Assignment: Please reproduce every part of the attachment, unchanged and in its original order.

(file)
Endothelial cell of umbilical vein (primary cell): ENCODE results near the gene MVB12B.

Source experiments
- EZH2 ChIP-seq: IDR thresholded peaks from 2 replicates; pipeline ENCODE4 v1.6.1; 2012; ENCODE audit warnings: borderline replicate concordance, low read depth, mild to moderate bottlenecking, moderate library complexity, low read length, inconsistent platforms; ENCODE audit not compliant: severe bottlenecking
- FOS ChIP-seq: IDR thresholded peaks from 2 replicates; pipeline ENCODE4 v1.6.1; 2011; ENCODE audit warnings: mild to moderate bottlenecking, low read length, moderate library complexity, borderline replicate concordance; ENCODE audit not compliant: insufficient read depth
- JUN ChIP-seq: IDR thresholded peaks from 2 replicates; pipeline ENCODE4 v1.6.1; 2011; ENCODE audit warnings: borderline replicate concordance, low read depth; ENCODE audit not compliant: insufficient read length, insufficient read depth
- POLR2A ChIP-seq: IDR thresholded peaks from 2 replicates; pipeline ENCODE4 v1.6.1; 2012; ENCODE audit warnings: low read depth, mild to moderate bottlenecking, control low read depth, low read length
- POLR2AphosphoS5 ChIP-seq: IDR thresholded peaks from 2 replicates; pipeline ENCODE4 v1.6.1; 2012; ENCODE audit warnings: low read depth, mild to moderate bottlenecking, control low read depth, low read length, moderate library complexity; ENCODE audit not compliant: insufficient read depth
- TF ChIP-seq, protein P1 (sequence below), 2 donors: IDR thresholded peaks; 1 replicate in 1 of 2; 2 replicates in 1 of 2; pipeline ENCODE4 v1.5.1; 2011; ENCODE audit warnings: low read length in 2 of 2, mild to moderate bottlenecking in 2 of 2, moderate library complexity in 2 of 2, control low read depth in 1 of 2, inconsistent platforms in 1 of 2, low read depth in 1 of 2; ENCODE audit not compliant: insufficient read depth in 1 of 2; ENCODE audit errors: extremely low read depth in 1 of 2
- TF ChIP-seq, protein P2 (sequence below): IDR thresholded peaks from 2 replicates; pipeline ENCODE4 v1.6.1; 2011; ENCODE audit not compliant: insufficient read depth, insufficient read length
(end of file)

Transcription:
Endothelial cell of umbilical vein (primary cell): ENCODE results near the gene MVB12B.

Source experiments
- EZH2 ChIP-seq: IDR thresholded peaks from 2 replicates; pipeline ENCODE4 v1.6.1; 2012; ENCODE audit warnings: borderline replicate concordance, low read depth, mild to moderate bottlenecking, moderate library complexity, low read length, inconsistent platforms; ENCODE audit not compliant: severe bottlenecking
- FOS ChIP-seq: IDR thresholded peaks from 2 replicates; pipeline ENCODE4 v1.6.1; 2011; ENCODE audit warnings: mild to moderate bottlenecking, low read length, moderate library complexity, borderline replicate concordance; ENCODE audit not compliant: insufficient read depth
- JUN ChIP-seq: IDR thresholded peaks from 2 replicates; pipeline ENCODE4 v1.6.1; 2011; ENCODE audit warnings: borderline replicate concordance, low read depth; ENCODE audit not compliant: insufficient read length, insufficient read depth
- POLR2A ChIP-seq: IDR thresholded peaks from 2 replicates; pipeline ENCODE4 v1.6.1; 2012; ENCODE audit warnings: low read depth, mild to moderate bottlenecking, control low read depth, low read length
- POLR2AphosphoS5 ChIP-seq: IDR thresholded peaks from 2 replicates; pipeline ENCODE4 v1.6.1; 2012; ENCODE audit warnings: low read depth, mild to moderate bottlenecking, control low read depth, low read length, moderate library complexity; ENCODE audit not compliant: insufficient read depth
- TF ChIP-seq, protein P1 (sequence below), 2 donors: IDR thresholded peaks; 1 replicate in 1 of 2; 2 replicates in 1 of 2; pipeline ENCODE4 v1.5.1; 2011; ENCODE audit warnings: low read length in 2 of 2, mild to moderate bottlenecking in 2 of 2, moderate library complexity in 2 of 2, control low read depth in 1 of 2, inconsistent platforms in 1 of 2, low read depth in 1 of 2; ENCODE audit not compliant: insufficient read depth in 1 of 2; ENCODE audit errors: extremely low read depth in 1 of 2
- TF ChIP-seq, protein P2 (sequence below): IDR thresholded peaks from 2 replicates; pipeline ENCODE4 v1.6.1; 2011; ENCODE audit not compliant: insufficient read depth, insufficient read length